Handle with Care

from 26 November
Handle with Care

Handle with Care

koop tickets

The Princessehof National Museum of Ceramics in Leeuwarden will present the new exhibition Handle with Care from 26 November 2022 to 20 October 2023. This exhibition revolves around the hand and gestures – expressions of intimacy, compassion, serenity, authority, labour and celebration. The ceramics that will be displayed capture the universal role hands and fingers play in the lives of humans and animals. Curator Dr. Wendy Gers selected 37 works relating to this theme for Handle with Care. They range from archaeological finds to the latest contemporary acquisitions, loans from up-and-coming artists, and treasures from the Princessehof’s depot. Sometimes the known and unknown makers of this eclectic collection of objects from different times and regions have literally left their impressions in the clay.


We invite you to celebrate the opening of the exhibition with us on Saturday November 26. Everyone is welcome, but please reserve your time slot for this day via www.princessehof.nl/tickets

12.00 Speech by Kris Callens, director and
          Dr. Wendy Gers, curator
          Four artists will present their work (Marie-Josée Comello, Bastienne Kramer, Charlotte Eta Mumm & Pablo Ponce)
12.30 Performance Neha Kudchadkar (also at 14.30)
13.30 Tour by Dr. Wendy Gers*, curator (also at 15.30)

*We advise you to sign up for the tour as soon as possible. Go to our ticketpage and select 26 november 'tour van Dr. Wendy Gers'.

Neha Kudchadkar is a visual and performing artist and curator based in Mumbai. She is a graduate of the RCA, London, and the Faculty of Fine Arts, Vadodara. Neha has exhibited in India, Germany, Switzerland, Israel and the UK. She is founder-director of beej, a performing arts collective in Mumbai. She developed a performance for the opening. 
"How does one accept self care and find moments of intimacy with oneself when the mind is numb and stifled with the happenings of the world? A bullet through a sister, the release of rapists, the hacking of the earth, the swallowing of the ocean, drowning of children. Could the greatest act of resistance be to be myself? To nurture, serve, decorate and love my being for being? Using the thumri as a starting point, I claim my ground and be."
-Neha Kudchadkar

Neha Kudchadkar
Neha Kudchadkar

Instruments and gestures

Among the works is Hand Job, a ‘multi-tool’ for the hand created by Neha Kudchadkar, which consists of ten delicate instruments, one for each finger and each with its own function: caress, feed, manipulate and cherish. This is the first time that work by Kudchadkar, an up-and-coming visual and performance artist from Mumbai, India, will be exhibited in the Netherlands. One of the Princessehof’s recent acquisitions, a sculpture by Sharon van Overmeiren (Belgium), will also be premiered in Handle with Care. Dog whisperer and television star Caesar Milan – and his dogs – inspired this work, in which Van Overmeiren explores the boundary between humans and animals. The figure makes a blessing gesture with one hand, and seems to offer something with the other.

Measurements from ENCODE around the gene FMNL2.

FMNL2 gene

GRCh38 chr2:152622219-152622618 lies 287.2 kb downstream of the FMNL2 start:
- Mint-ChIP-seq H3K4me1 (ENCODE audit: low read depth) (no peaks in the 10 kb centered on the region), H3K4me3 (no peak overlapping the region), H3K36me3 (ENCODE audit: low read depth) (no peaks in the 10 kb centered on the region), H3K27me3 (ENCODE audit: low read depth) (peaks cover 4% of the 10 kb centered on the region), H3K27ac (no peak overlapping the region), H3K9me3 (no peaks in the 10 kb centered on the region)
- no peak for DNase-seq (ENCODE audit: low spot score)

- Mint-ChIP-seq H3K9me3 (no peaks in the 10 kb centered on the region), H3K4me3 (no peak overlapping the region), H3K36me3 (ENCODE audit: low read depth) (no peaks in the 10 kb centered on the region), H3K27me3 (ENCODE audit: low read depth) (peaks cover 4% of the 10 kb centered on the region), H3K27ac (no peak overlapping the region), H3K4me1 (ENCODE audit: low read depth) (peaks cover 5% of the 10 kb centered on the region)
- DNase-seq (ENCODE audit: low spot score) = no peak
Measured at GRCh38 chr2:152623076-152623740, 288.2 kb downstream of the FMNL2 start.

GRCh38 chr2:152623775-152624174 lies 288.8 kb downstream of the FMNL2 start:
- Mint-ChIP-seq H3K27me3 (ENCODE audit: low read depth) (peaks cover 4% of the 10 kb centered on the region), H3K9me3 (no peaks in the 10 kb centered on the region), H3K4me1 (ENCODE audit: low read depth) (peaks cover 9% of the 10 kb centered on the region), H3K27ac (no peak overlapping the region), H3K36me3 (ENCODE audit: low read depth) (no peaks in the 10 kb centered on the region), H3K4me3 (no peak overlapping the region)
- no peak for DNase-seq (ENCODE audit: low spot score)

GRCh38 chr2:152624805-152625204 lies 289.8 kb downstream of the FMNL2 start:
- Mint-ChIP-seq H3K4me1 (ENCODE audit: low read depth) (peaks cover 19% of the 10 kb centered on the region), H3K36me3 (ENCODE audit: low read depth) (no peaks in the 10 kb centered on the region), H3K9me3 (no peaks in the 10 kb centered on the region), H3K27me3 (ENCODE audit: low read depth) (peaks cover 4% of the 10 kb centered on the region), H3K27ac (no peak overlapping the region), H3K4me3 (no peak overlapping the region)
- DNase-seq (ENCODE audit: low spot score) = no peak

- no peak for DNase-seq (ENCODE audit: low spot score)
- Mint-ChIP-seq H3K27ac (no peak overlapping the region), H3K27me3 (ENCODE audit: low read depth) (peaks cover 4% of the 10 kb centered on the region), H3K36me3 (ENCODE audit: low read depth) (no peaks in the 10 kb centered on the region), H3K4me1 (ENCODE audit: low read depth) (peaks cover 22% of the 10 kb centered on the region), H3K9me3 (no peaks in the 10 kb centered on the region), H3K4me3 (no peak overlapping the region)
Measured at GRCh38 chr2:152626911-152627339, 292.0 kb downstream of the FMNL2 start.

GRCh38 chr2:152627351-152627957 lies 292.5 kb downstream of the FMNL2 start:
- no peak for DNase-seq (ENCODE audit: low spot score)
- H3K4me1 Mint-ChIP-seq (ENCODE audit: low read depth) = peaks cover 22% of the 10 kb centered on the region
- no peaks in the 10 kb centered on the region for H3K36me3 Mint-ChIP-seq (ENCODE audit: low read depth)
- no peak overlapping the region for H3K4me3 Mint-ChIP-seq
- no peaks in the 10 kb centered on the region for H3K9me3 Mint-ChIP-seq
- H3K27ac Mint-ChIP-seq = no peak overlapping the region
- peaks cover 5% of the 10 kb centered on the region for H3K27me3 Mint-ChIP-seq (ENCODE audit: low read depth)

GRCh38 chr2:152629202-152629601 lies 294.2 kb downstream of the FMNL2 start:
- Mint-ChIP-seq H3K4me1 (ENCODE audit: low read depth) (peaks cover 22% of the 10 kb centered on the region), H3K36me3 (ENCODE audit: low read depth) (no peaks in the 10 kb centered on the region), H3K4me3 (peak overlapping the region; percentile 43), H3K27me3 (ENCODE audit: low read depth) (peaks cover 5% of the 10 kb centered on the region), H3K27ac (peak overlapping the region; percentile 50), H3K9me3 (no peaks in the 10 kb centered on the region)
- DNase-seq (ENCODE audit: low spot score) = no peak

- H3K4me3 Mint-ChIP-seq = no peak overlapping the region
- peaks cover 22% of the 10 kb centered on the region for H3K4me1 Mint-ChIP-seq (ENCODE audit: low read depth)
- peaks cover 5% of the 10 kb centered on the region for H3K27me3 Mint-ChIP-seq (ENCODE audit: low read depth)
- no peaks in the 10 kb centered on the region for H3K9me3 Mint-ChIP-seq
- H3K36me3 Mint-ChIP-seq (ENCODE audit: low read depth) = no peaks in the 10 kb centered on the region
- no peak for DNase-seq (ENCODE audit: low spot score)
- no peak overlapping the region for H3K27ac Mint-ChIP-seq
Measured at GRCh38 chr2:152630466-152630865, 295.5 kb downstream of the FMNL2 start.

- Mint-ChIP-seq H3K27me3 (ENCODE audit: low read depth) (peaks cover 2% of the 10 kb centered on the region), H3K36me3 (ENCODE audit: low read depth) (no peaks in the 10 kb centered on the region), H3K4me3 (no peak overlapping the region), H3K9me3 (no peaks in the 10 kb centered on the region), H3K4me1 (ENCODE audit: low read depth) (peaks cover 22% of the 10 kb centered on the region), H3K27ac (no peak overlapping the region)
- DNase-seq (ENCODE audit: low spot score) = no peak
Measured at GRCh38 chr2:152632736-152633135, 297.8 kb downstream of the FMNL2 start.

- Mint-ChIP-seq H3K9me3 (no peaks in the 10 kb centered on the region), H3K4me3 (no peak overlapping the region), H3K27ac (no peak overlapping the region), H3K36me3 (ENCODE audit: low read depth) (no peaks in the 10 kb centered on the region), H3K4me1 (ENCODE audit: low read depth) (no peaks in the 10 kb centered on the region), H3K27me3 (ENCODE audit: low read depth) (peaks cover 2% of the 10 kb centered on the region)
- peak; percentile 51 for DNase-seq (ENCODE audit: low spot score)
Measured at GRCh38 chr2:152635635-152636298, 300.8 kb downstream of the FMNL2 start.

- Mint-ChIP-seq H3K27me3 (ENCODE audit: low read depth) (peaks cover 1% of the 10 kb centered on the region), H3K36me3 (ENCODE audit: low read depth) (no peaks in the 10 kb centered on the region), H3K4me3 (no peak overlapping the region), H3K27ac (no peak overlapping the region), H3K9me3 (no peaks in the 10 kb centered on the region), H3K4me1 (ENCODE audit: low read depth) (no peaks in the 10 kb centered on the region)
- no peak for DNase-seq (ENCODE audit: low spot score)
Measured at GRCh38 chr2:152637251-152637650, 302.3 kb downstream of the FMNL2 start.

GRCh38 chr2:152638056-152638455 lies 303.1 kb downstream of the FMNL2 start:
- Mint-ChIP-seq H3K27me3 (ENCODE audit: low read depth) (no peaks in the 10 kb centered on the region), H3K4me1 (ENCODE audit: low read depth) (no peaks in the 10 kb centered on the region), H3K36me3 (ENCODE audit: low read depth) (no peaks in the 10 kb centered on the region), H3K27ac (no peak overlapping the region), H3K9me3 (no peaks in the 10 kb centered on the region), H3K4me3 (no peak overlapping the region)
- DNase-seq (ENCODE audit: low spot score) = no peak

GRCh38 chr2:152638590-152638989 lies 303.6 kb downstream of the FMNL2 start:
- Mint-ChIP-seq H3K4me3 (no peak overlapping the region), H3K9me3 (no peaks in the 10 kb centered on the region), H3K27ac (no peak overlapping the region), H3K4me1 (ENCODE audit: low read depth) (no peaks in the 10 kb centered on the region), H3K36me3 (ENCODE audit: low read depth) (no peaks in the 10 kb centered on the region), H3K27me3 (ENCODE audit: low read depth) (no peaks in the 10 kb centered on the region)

Handle with Care includes work by unidentified artists from China, Peru, Suriname, Nigeria, Dagestan, Turkey and the Netherlands. Also on show is work by Rob Birza, Johan Creten, Marie-Josée Comello, Daniël De Bruin, Bing & Grøndahl, Satoru Hoshino, Bastienne Kramer, Neha Kudchadkar, Hanna Mobach, Charlotte Eta Mumm, Pablo Ponce, Rosenthal & co, Akio Takamori, Studio Tjep, Simone van Bakel, Hans van der Ham, Hans van Houwelingen, Couzijn van Leeuwen, Sharon van Overmeiren, Irene Vonck, Pauline Wiertz and Betty Woodman. The lion’s share of the exhibited works are from the Princessehof’s collection, but there are also pieces from the collections of the Fries Museum, the Fries Verzetsmuseum and a loan from Museum Boijmans van Beuningen.

Handy ceramics

Thumbs-up or thumbs-down? Beckoning or dismissing? They’re almost the same hand movements, yet there is a world of difference. This is how hands can make and break us: a hand that caresses can also strike, a hand that invites can just as easily reject. We use our hands to make sketches, add details, and create works of art. Ceramicists sometimes literally leave their impressions in the clay. And a fingertip is sometimes enough to set the largest machines in motion. But the power of our hands also lies in their vulnerability: when communicating, or holding or releasing the people and objects around us.

Hans van Houweling, A posteriori, 2015, Armour hand by the artist with plate from late Ming period (1560-1580). Restored with ki
Hans van Houweling, A posteriori, 2015, Armour hand by the artist with plate from late Ming period (1560-1580). Restored with ki

National Museum of Ceramics

In recent years, the Princessehof National Museum of Ceramics in Leeuwarden has developed into a world leader in the field of contemporary ceramics. Highlights include the major exhibitions Human After All (2020/21) and In Motion (2017). The second floor of the museum is devoted to contemporary art and design, with four to five solo presentations per year, recent examples being work by Jennifer Tee, Babs Haenen, Meekyoung Shin, Morten Løbner Espersen and Yoon Seok-Hyeon. Currently on show are works by Alexandra Engelfriet (until 9 April 2023) and design duo Humade (until 30 October 2022). The museum actively expands its collection, also as a source of inspiration for new generations of designers and artists. In the years ahead, curator Dr. Wendy Gers will be focusing on an exhibition programme and accompanying publications around sustainable ceramics.

Partners: Ottema-Kingma Foundation, Society of Friends Princessehof Museum of Ceramics, and Club Céramique

The Princessehof National Museum of Ceramics is co-funded by the Ministry of Education, Culture and Science and the Municipality of Leeuwarden

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